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  #24  
Old 11-03-2012, 10:27 AM
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Originally Posted by blackripley View Post
I do my best to buy domestic, I also try to buy quality. Some times it's just hard to find what I need.

It seems that we (Americans) have chosen to give up on quality for cheep disposable stuff. My house if full of crap that was cheep and used one or two times and it gets stuffed away some where.

Some how German manages export more then it's imports.
True. Just look at how many Walmarts there are. People flock to low prices, gladly giving up quality.

As to Germany, their location makes them an ideal transport hub in Europe. They are the world's leader in exports and have a hefty trade surplus (16 billion euros), compared to our deficit of 44 billion dollars.
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  #25  
Old 11-03-2012, 10:45 AM
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I have some Redwing Boots that I use mostly for riding. Looking at Redwings web site this is what you can do: They have this country of origin listing and you can check made in the USA and it will show you just those. I'm happy to anounce that mine are 100% made in the USA. What a list, eh.

Country Of Origin
Made in USA
Made in USA with Imported Materials
Assembled in the USA with Imported Components
Made in China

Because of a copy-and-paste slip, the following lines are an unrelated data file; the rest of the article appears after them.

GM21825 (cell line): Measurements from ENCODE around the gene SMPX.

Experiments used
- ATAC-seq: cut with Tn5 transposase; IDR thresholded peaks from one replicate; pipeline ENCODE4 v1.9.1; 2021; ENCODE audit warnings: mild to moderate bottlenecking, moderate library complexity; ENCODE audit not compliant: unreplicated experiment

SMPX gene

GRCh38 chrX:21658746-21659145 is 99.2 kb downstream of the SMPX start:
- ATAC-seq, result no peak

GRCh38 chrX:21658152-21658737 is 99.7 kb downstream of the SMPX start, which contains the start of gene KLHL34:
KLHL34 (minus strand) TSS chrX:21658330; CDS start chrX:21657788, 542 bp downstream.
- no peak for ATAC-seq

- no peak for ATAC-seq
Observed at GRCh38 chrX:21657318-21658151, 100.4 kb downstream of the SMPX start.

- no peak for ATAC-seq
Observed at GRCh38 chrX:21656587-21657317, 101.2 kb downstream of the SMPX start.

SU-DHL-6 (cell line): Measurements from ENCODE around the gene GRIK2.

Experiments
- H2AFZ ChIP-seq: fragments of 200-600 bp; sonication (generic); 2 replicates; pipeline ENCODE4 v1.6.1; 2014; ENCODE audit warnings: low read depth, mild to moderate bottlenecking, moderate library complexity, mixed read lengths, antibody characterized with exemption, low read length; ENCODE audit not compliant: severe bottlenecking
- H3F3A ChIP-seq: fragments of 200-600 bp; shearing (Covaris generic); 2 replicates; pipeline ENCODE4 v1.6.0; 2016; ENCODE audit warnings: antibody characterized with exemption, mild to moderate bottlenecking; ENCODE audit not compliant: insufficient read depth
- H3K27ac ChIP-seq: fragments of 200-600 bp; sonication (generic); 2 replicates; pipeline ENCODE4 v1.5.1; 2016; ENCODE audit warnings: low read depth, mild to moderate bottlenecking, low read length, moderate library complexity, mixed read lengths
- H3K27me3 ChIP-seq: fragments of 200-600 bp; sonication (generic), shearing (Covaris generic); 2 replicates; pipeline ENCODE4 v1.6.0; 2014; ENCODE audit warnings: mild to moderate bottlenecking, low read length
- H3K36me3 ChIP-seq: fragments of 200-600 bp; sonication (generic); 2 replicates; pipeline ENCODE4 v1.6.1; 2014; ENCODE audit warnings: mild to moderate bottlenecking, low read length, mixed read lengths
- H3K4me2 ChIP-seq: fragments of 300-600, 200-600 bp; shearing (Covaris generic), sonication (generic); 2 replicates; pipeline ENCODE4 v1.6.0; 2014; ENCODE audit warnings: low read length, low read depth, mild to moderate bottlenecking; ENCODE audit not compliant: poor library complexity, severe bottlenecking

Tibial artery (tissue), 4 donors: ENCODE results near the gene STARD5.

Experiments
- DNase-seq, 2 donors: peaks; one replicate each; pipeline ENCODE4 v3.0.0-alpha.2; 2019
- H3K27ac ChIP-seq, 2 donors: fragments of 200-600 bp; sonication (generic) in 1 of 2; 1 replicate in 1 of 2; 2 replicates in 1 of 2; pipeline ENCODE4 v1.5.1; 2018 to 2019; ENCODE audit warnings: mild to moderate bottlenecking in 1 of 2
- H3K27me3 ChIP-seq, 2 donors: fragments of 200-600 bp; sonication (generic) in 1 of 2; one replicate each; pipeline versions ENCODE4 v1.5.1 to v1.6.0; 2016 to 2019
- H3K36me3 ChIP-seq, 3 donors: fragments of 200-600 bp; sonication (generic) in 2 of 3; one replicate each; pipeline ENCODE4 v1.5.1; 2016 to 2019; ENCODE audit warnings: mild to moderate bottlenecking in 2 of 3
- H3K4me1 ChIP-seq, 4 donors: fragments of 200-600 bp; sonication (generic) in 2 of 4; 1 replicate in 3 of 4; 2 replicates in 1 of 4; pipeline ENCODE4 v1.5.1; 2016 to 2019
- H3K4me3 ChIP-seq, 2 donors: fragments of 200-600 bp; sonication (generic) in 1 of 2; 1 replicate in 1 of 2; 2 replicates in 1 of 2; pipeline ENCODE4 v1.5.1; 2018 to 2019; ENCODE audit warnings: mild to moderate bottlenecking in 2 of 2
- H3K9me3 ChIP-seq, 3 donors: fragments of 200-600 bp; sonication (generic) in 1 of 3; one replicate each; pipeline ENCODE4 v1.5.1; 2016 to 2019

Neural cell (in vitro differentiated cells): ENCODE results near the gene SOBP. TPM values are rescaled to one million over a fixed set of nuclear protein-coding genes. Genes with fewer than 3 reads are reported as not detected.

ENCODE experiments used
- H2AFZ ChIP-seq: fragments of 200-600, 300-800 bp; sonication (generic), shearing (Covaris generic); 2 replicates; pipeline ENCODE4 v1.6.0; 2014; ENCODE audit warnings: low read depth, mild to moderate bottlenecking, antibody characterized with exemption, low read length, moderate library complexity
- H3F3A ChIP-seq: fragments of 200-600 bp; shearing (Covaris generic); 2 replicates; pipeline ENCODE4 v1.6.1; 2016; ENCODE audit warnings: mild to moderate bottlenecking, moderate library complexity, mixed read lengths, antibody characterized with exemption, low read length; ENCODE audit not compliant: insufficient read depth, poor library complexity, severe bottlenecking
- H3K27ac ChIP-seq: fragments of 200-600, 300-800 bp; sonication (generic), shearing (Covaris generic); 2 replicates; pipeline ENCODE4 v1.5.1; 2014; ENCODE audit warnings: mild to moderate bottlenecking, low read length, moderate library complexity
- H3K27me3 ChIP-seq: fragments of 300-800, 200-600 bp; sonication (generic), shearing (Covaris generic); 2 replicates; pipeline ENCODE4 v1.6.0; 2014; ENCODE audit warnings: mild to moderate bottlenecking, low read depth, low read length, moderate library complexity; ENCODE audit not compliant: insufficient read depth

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  #26  
Old 11-03-2012, 10:48 AM
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http://www.labor411.org
this is a web site I have been using lately.
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  #27  
Old 11-03-2012, 10:50 AM
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Originally Posted by HDJaco View Post
My buddy goes to China for business and comes back with a shirt from Hong Kong Harley-Davidson. It was made in the USA! Yet I go to my local Red Wing shoe store to buy the same boots I have been buying for 30 years and they are now made in China...
Wow, there's a turnaround! I guess we're not the only ones that want made is USA goods!
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  #28  
Old 11-03-2012, 11:08 AM
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I hear you. I used to buy the "Walter" boot from HD. It was made in the US by wolverine. They discontinued it, because they didn't sell at over $250 a pair.

I purchased Danner Rain forest because they are union made in Portland Oregon, they are water proof and have a little US Flag tag sewn at the top. They are expensive, but worth keeping an Oregonian employed.

If anyone is interested in the "Walter" boot, last time I was in Dubuque HD, they had 4 pair on the clearance rack for around $180.
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  #29  
Old 11-03-2012, 11:42 AM
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There simply aren't enough manufacturing jobs to employ a country of our size.
True enough, but after losing over 7 million manufacturing jobs they have slowly started returning, gaining around 200k the last few years. The only problem is they aren't the jobs they once were. A few thousand are coming back to Louisville, at the two Ford plants and at General Electric. Ford jobs that left paying $33 dollars an hour are coming back paying $14
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Last edited by Quicksand; 11-03-2012 at 11:46 AM.
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  #30  
Old 11-03-2012, 12:23 PM
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If anyone knows of a goretex lined, rubber sole western style (aka "cowboy") riding boot made in the USA please PM me. Can't find anything, even here in Texas. I could have some customs made but that's a last resort.